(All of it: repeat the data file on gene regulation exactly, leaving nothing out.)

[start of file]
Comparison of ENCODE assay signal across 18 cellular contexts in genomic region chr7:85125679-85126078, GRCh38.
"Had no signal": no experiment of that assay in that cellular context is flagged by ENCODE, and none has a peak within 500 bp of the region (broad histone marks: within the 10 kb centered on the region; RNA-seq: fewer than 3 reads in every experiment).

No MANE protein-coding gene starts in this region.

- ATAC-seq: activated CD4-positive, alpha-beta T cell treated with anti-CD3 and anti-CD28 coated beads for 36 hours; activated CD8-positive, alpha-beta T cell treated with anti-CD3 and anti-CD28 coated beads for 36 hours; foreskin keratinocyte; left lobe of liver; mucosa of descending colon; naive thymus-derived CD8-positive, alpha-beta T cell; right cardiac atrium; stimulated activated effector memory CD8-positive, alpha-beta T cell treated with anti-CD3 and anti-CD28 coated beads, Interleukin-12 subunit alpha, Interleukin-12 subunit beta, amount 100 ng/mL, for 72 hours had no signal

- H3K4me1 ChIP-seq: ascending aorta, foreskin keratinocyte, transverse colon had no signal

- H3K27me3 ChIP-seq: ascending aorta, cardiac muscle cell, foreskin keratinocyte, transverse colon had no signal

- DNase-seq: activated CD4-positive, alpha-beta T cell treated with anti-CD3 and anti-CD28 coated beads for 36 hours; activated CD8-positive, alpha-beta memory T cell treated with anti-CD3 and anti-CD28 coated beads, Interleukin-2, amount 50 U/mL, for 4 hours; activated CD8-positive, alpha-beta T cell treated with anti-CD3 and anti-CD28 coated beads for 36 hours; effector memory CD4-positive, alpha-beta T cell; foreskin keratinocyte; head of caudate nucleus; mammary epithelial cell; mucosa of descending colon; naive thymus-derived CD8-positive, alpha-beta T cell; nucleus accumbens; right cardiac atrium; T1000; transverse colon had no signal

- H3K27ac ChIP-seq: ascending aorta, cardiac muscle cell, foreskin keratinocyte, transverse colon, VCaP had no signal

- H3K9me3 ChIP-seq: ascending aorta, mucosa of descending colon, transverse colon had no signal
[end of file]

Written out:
Comparison of ENCODE assay signal across 18 cellular contexts in genomic region chr7:85125679-85126078, GRCh38.
"Had no signal": no experiment of that assay in that cellular context is flagged by ENCODE, and none has a peak within 500 bp of the region (broad histone marks: within the 10 kb centered on the region; RNA-seq: fewer than 3 reads in every experiment).

No MANE protein-coding gene starts in this region.

- ATAC-seq: activated CD4-positive, alpha-beta T cell treated with anti-CD3 and anti-CD28 coated beads for 36 hours; activated CD8-positive, alpha-beta T cell treated with anti-CD3 and anti-CD28 coated beads for 36 hours; foreskin keratinocyte; left lobe of liver; mucosa of descending colon; naive thymus-derived CD8-positive, alpha-beta T cell; right cardiac atrium; stimulated activated effector memory CD8-positive, alpha-beta T cell treated with anti-CD3 and anti-CD28 coated beads, Interleukin-12 subunit alpha, Interleukin-12 subunit beta, amount 100 ng/mL, for 72 hours had no signal

- H3K4me1 ChIP-seq: ascending aorta, foreskin keratinocyte, transverse colon had no signal

- H3K27me3 ChIP-seq: ascending aorta, cardiac muscle cell, foreskin keratinocyte, transverse colon had no signal

- DNase-seq: activated CD4-positive, alpha-beta T cell treated with anti-CD3 and anti-CD28 coated beads for 36 hours; activated CD8-positive, alpha-beta memory T cell treated with anti-CD3 and anti-CD28 coated beads, Interleukin-2, amount 50 U/mL, for 4 hours; activated CD8-positive, alpha-beta T cell treated with anti-CD3 and anti-CD28 coated beads for 36 hours; effector memory CD4-positive, alpha-beta T cell; foreskin keratinocyte; head of caudate nucleus; mammary epithelial cell; mucosa of descending colon; naive thymus-derived CD8-positive, alpha-beta T cell; nucleus accumbens; right cardiac atrium; T1000; transverse colon had no signal

- H3K27ac ChIP-seq: ascending aorta, cardiac muscle cell, foreskin keratinocyte, transverse colon, VCaP had no signal

- H3K9me3 ChIP-seq: ascending aorta, mucosa of descending colon, transverse colon had no signal